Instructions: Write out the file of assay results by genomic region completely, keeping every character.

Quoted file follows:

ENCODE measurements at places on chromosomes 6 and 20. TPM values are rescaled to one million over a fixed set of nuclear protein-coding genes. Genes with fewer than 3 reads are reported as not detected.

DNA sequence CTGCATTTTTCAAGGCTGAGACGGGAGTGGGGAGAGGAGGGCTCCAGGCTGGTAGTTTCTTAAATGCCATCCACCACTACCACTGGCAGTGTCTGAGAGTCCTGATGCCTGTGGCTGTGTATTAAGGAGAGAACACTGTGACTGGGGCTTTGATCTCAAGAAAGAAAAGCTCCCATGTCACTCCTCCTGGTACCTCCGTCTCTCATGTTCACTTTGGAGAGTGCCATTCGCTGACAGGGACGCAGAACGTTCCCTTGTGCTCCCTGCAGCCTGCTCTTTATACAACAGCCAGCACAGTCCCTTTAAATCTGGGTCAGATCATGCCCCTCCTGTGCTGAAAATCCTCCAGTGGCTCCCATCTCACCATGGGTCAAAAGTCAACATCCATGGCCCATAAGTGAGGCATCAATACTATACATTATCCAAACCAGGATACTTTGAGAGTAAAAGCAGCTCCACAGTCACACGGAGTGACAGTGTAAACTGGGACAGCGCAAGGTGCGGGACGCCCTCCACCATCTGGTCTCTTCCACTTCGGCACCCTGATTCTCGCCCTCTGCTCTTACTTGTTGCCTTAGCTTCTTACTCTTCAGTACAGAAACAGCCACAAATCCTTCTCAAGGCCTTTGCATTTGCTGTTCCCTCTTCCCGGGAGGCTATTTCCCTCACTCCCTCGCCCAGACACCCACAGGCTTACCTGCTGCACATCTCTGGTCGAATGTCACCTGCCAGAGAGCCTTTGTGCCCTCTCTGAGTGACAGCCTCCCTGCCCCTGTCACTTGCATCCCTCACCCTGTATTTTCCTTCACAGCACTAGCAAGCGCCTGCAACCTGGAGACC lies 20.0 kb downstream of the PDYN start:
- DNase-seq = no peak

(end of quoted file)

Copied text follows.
ENCODE measurements at places on chromosomes 6 and 20. TPM values are rescaled to one million over a fixed set of nuclear protein-coding genes. Genes with fewer than 3 reads are reported as not detected.

DNA sequence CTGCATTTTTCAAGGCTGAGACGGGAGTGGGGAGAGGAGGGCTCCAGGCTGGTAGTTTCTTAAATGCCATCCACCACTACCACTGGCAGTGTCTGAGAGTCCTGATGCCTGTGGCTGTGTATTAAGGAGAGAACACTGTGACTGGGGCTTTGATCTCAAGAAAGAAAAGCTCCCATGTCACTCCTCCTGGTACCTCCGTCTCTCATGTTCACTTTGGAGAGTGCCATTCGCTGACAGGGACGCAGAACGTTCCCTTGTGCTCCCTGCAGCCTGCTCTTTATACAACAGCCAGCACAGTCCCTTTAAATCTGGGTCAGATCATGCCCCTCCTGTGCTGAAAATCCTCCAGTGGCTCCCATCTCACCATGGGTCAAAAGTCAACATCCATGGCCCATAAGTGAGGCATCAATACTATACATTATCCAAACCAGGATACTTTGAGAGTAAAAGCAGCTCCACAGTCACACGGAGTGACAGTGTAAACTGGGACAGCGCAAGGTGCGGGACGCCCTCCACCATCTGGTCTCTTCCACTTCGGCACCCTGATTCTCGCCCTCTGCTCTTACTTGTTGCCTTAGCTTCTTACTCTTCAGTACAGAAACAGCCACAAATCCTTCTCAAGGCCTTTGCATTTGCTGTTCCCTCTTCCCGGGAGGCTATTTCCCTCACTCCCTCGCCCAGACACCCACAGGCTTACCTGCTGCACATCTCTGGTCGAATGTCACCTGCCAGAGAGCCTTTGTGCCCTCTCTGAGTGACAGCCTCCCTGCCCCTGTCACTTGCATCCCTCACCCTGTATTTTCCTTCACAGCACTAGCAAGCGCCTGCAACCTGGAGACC lies 20.0 kb downstream of the PDYN start:
- DNase-seq = no peak